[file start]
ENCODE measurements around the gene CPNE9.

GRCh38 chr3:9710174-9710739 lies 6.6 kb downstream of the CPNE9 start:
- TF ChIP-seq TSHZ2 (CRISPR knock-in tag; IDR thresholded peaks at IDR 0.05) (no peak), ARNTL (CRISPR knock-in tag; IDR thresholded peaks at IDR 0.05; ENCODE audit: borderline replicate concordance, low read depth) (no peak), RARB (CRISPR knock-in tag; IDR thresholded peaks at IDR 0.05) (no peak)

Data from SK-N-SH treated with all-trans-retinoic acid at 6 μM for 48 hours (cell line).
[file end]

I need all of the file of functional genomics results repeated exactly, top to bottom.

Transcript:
ENCODE measurements around the gene CPNE9.

GRCh38 chr3:9710174-9710739 lies 6.6 kb downstream of the CPNE9 start:
- TF ChIP-seq TSHZ2 (CRISPR knock-in tag; IDR thresholded peaks at IDR 0.05) (no peak), ARNTL (CRISPR knock-in tag; IDR thresholded peaks at IDR 0.05; ENCODE audit: borderline replicate concordance, low read depth) (no peak), RARB (CRISPR knock-in tag; IDR thresholded peaks at IDR 0.05) (no peak)

Data from SK-N-SH treated with all-trans-retinoic acid at 6 μM for 48 hours (cell line).